EGT Task 1 Task 2: Elasticity

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EGT 1 Task 2: Elasticity
Jeffery S. Short

Element A: The world of business exists because of the consumer. Business owners are concerned if customers will purchase the goods they offer and how they will react to the constant changes that occur in the marketplace. If a business owner can estimate how consumers will react to product offerings or the changes to those products, then they can offer better services while maintaining profitability.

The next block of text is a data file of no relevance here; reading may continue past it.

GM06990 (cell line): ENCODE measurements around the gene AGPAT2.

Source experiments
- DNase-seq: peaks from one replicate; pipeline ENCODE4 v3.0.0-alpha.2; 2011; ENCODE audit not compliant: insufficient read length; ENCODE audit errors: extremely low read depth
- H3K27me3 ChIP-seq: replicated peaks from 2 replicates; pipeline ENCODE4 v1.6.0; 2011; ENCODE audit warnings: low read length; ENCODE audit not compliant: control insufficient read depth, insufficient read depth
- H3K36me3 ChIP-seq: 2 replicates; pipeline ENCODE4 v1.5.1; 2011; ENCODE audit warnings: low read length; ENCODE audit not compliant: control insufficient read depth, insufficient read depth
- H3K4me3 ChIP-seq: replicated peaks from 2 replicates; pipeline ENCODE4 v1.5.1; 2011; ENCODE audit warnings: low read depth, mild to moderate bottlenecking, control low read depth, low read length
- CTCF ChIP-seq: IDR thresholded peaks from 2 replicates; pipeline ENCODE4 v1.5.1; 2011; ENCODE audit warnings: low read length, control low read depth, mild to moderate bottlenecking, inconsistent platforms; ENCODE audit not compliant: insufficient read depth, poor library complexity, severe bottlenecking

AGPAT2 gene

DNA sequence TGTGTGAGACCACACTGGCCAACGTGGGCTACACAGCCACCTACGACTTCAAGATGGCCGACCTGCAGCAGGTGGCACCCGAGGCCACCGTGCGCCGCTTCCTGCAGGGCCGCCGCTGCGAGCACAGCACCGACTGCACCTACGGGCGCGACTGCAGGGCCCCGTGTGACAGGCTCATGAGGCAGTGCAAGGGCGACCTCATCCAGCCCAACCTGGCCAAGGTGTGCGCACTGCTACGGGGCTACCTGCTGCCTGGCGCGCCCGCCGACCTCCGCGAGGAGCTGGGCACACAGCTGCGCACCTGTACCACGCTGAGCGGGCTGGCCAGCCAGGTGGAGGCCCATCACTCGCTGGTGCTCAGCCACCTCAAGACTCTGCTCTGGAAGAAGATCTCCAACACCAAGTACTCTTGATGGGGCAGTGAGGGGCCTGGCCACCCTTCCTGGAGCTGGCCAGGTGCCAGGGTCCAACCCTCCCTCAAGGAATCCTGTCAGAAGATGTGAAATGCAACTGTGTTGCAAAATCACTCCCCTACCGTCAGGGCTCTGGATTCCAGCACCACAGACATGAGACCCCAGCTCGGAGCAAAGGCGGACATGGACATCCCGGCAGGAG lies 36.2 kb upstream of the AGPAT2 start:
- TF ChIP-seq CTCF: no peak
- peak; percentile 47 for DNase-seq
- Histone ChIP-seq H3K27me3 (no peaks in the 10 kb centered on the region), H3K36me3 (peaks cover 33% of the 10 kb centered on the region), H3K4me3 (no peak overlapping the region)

Economists study the many variables involved in the marketplace by observing how consumers react to changes in products, pricing, supply and demand in an effort to classify or codify trends. They then develop calculations to categorize these consumer patterns, and then use them as tools to provide insight into consumer reactions and possible future buying patterns. One of these tools is called the Price Elasticity of Demand. The Price Elasticity of Demand measures how consumer demand changes as a result of changes in price and it is represented as a coefficient. Elasticity is the main aspect of this coefficient and it represents how responsive or elastic consumers are to price fluctuations. This coefficient is calculated by dividing the change in demand by the original demand, and subsequently dividing that total by the change in price divided by the original price and the final result is presented as an absolute value. The resulting coefficient can then be separated into three different categories: elastic, inelastic and unit elastic demand. Elastic Demand is determined when the calculations result in a coefficient greater than 1. A coefficient greater than 1 means consumer demand is highly reactive to changes in price. If demand is elastic, a estimated decrease in price of 5% would result in an increase of demand greater than 5%. For example, if a fast food concession had implemented a marketing campaign to bring in new customers and by reducing their hamburger prices by 20%, they increased their customers and overall sales of hamburgers by 50%, you would say that the demand for hamburgers was elastic. Inelastic Demand is determined when the calculations result in coefficient less than 1. A coefficient less than 1 means that consumer demand is not very reactive to change in price. Given the example above, if the sales of hamburgers only moderate increased by 5% or 10%, you would say that the demand for hamburgers was inelastic. Unit Elastic Demand is determined when the calculations result in a coefficient equal to 1. Meaning that a change in price would result in a reciprocal change in sales. A 10% reduction in price would result in a 10% increase in sales. Element B. Cross Price Elasticity refers to how price fluctuation in one product influences the demand on another product. The resultant factor of a cross price elasticity calculation measures a product to be a substitute or a complimentary product. The demand on a substitute product would contrast to the demand on a complimentary product. As the demand of a product increases, the demand for a complimentary product would also increase. For instance, if the demand for Ketchup increased as the demand for frozen French Fries increased, you would say that Ketchup is a complimentary product to French Fries. Likewise, at the beginning of summer, swimsuit sales will increase and as a result, sunscreen sales will also increase. You can then determine that sunscreen is complimentary to swimsuits. As more skin is exposed, more sunscreen will be applied. In contrast, substitute products will not react in the same manner. As the demand for a product increases a substitute product will not increase or may even decrease. For instance, if the price of beef increases, the demand of beef may decrease and the demand for chicken or pork may increase. Beef is therefore being substituted with chicken or pork. Demand for any one product is influenced by price or availability and the demand